Since 1974 the incidence of celiac in the U.S. has doubled every 15 years, according to a new study led by Dr. Alessio Fasano, director of the University of Maryland’s Mucosal Biology Research Center and the celiac research center. The study found the incidence of celiac rose as much as two and a half times as people in the study aged. This finding challenges the common belief that celiac develops during childhood.

The activation of the disease is caused by a stress to the immune system - a pregnancy, a surgery, an infection, all of a sudden the immune system is so taxed it triggers the disease, Shilson said.

There is evidence that the increased prevalence of celiac is not due to better diagnosis, Elliott said. Most autoimmune and inflammatory diseases are increasing in prevalence, which suggests something has changed that makes people more susceptible to developing autoimmune or inflammatory diseases such as celiac, he continued.

One of the leading theories for the increased prevalence of autoimmune disorders is that our environment has become so hygienic that our immune response system does not develop correctly, he said.

Although celiac disease is often called a gluten intolerance - a generic term used to describe any adverse reaction to gluten - it distinctly differs from gluten sensitivity and other food allergies.

Celiac disease is an autoimmune disorder in which the body destroys its own healthy tissue. When a person with celiac eats gluten - a protein found in wheat, barley and rye - it causes the immune system to attack the small intestine, inhibiting its ability to absorb nutrients and potentially causing long-term damage.

A gluten sensitivity is an abnormal reaction to gluten that involves the gastrointestinal tract, not the immune system. Similar to lactose intolerance, someone with a gluten intolerance may experience uncomfortable abdominal pain, bloating and gas for a short period of time, but no real damage is done.

And a food allergy is a negative response to a trigger food by the immune system to fight the problem food because the immune system has decided the food is dangerous. For example, when someone with a peanut allergy consumes peanuts, antibodies and histamine are released to fight the peanuts, which can lead to anaphylaxis - severe body shock - that can result in death.

For a person diagnosed with celiac, when gluten is consumed, the immune system does not attack the gluten, but its own tissue.

Other autoimmune disorders include rheumatoid arthritis, which affects the joints; multiple sclerosis, which affects the brain and spinal cord; and lupus, which may affect the skin, joints and organs.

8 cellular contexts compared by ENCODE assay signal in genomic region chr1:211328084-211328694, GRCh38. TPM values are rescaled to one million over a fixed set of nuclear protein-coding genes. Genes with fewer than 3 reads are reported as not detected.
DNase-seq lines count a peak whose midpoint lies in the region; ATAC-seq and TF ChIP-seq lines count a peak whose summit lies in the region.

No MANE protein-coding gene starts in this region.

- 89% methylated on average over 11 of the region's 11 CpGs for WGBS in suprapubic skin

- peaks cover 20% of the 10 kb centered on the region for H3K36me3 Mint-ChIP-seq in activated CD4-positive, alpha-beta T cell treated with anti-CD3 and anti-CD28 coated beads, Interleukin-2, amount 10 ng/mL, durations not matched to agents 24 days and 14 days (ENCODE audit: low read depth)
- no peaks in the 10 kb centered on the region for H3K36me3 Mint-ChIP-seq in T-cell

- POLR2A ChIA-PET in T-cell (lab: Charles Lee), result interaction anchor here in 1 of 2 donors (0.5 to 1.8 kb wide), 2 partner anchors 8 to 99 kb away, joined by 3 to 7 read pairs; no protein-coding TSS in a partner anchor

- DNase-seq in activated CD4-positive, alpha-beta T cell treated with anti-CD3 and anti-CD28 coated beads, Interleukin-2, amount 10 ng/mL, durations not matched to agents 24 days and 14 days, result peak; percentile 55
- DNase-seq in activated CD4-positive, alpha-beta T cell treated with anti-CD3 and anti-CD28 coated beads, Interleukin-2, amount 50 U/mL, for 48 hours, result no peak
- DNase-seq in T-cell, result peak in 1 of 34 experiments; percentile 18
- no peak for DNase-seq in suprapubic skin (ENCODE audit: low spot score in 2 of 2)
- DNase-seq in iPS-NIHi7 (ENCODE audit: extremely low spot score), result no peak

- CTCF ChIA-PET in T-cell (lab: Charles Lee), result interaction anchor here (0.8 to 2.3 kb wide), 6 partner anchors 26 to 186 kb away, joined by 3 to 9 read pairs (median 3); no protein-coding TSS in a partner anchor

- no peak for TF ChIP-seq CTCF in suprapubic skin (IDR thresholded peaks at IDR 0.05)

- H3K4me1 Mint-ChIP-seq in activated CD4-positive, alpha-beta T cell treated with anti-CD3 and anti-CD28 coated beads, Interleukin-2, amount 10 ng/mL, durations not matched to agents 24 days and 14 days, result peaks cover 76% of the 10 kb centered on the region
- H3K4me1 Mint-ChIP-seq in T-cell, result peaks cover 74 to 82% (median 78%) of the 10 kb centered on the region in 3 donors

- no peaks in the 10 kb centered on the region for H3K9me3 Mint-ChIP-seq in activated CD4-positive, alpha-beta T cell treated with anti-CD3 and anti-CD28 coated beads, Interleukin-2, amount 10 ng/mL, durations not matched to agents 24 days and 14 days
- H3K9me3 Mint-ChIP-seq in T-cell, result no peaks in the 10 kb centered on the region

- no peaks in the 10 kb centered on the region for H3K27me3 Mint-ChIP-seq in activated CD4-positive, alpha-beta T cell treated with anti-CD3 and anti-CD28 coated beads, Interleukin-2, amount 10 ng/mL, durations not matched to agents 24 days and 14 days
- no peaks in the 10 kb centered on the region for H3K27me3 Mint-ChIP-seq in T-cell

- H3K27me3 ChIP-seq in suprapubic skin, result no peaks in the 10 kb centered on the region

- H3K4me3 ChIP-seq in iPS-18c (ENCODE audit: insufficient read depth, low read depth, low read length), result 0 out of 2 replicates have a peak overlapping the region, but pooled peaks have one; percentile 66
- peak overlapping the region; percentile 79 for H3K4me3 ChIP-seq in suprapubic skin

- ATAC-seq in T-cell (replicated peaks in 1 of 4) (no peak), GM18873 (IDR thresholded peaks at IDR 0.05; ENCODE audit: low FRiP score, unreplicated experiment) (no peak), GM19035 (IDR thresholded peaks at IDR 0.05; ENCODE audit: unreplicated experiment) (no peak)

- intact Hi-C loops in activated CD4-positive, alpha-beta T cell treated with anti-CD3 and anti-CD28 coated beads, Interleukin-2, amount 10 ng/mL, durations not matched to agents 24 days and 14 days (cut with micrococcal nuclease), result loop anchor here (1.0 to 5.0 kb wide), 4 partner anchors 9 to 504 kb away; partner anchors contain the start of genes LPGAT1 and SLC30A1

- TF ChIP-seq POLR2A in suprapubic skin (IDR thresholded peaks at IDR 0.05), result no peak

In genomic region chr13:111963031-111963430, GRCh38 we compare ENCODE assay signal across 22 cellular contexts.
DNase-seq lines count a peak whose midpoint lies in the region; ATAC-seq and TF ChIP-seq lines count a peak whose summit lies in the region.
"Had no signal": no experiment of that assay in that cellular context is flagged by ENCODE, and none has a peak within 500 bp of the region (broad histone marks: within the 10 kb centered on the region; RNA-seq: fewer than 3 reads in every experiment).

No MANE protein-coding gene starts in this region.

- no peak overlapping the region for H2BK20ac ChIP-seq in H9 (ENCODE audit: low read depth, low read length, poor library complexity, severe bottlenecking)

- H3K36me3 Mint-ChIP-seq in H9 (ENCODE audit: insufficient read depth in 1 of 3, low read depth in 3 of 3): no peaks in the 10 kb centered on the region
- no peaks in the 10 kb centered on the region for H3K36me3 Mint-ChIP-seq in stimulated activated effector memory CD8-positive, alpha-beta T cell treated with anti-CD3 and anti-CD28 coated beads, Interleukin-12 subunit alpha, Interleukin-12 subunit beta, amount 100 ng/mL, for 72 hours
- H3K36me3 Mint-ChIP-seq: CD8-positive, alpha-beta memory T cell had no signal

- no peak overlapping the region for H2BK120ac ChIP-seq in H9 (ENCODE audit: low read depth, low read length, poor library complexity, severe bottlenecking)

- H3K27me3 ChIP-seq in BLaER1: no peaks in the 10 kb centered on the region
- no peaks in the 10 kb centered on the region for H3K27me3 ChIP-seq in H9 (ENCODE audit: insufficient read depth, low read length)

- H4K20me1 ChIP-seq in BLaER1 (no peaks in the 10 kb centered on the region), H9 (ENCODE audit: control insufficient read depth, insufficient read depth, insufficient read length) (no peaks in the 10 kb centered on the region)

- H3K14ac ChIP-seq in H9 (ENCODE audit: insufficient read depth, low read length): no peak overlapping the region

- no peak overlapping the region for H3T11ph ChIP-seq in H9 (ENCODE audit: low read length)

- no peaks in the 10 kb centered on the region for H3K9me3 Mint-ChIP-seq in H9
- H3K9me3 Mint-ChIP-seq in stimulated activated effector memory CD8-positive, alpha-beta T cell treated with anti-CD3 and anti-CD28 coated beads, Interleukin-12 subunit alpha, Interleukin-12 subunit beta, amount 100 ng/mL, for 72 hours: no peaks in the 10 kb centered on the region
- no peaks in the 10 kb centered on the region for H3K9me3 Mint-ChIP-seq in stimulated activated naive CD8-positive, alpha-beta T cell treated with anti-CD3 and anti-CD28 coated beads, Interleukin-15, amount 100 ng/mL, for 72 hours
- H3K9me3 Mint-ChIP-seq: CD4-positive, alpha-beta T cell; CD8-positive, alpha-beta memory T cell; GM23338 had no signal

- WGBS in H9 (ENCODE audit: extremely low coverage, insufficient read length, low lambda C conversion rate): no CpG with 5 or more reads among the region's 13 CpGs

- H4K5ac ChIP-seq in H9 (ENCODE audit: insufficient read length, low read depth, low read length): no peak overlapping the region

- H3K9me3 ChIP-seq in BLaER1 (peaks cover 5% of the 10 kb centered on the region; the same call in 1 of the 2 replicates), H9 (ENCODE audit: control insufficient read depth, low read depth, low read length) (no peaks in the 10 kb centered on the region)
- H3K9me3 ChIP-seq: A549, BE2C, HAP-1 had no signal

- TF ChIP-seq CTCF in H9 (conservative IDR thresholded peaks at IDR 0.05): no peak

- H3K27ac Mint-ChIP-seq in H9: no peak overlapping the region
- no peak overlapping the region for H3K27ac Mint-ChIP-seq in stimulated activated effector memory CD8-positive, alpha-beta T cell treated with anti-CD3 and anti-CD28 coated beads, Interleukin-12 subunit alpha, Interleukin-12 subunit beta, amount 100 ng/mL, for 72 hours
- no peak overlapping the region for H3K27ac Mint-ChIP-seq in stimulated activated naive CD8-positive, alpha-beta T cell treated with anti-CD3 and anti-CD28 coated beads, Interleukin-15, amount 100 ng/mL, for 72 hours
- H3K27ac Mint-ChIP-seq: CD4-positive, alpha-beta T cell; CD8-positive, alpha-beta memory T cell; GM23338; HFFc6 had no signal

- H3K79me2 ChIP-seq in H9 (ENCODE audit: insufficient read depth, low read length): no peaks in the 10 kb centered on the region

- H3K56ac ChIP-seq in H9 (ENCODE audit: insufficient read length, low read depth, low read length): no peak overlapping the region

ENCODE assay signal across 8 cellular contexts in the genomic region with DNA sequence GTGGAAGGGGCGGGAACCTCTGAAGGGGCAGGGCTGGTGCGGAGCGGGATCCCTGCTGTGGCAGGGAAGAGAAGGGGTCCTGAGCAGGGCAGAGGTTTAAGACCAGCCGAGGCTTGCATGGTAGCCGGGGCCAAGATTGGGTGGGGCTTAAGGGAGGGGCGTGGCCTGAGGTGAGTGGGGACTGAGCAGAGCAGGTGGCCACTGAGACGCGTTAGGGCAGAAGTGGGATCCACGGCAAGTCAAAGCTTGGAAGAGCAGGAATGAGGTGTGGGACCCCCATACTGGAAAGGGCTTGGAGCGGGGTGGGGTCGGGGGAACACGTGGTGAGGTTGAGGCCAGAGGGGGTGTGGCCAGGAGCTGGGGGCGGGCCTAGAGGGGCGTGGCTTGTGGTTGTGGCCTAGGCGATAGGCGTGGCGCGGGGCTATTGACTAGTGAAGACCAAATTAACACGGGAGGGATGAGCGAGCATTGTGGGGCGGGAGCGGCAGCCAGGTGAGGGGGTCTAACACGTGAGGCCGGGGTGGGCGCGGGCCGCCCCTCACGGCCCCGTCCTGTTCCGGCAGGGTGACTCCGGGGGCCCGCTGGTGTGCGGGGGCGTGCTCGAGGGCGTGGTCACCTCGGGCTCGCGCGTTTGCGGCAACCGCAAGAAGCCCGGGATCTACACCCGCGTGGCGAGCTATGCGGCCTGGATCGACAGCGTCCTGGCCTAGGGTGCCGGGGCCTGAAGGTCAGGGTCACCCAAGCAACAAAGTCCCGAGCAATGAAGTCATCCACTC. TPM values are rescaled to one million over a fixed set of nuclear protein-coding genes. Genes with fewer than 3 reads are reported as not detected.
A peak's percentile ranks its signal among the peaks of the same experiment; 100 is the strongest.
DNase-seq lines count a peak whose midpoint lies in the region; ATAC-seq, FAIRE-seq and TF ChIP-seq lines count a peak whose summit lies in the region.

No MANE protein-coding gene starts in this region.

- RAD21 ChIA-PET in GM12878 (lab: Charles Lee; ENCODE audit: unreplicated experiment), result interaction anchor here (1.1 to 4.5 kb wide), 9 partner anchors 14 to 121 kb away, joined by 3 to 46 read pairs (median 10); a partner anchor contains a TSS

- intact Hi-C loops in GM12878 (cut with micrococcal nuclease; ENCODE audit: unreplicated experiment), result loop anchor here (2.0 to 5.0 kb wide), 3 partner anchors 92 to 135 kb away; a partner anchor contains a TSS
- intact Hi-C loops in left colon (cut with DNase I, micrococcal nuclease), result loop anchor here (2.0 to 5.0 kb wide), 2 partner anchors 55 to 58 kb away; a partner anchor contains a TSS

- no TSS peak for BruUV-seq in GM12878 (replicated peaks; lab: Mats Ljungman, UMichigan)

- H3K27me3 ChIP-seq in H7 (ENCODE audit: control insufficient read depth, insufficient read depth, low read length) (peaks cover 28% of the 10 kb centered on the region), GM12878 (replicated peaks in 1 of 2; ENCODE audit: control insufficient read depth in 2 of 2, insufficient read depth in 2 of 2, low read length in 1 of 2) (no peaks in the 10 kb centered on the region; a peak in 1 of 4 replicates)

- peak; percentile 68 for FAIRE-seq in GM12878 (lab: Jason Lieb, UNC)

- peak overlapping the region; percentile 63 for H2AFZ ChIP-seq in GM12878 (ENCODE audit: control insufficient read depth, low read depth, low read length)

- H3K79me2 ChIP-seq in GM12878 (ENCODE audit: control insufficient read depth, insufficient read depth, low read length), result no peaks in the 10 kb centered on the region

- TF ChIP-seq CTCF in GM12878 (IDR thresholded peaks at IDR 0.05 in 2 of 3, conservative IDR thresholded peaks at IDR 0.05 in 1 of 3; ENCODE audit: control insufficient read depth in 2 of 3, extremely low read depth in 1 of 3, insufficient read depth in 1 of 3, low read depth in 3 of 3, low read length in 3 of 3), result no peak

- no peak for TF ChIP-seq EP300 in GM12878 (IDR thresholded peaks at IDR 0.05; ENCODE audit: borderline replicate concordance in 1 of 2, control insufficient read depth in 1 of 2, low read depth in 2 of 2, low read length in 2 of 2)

As of now, there is no cure for celiac disease. But a team of researchers at the University of Chicago led by Bana Jabri is looking for an answer.

Jabri created the first complete mouse model of the disease, in which she was able to re-create all components of the disease in a mouse, Shilson said. Researchers are trying to understand what happens in the moment the disease is triggered - goes from a genetic predisposition to a disease - so one day, they might be able to turn it off, she said.

“The best treatment is a gluten-free diet,” Elliott said, adding that 20 years ago, it was hard to maintain a gluten-free diet, but now with helpful tools such as improved food labeling and instructional books such as “Celiac Disease for Dummies,” living a normal life free of gluten is more easily accomplished.

The first step for someone diagnosed with is to eliminate foods that contain gluten, said Pam Cureton, a dietitian at the University of Maryland Center for Celiac Research. Cureton works with celiac patients to function in a world of wheat - to focus on the what, the where, to read labels, how to prevent cross contamination, and how to eat out, she said.

For most people who suffer from celiac, their gluten threshold – the amount of gluten their body is able to tolerate – is 10 milligrams, about 1/8 teaspoon of flour, Cureton said.

It can take up to six months for antibodies to return to normal levels once someone with celiac starts eating a gluten-free diet, and even longer to repair the intestines – possibly up to two years and maybe never, Cureton said.

It is a great time to be diagnosed with celiac because there is so much awareness and food available for people with celiac, Cureton said. An abundance of great tasting gluten-free foods is available in grocery stores.

The gluten-free diet craze has helped to increase awareness of the disease, Shilson said.

“But is a very fine line where it’s not seen as a trivial fad, versus a quite serious medical treatment for a lifelong disease.”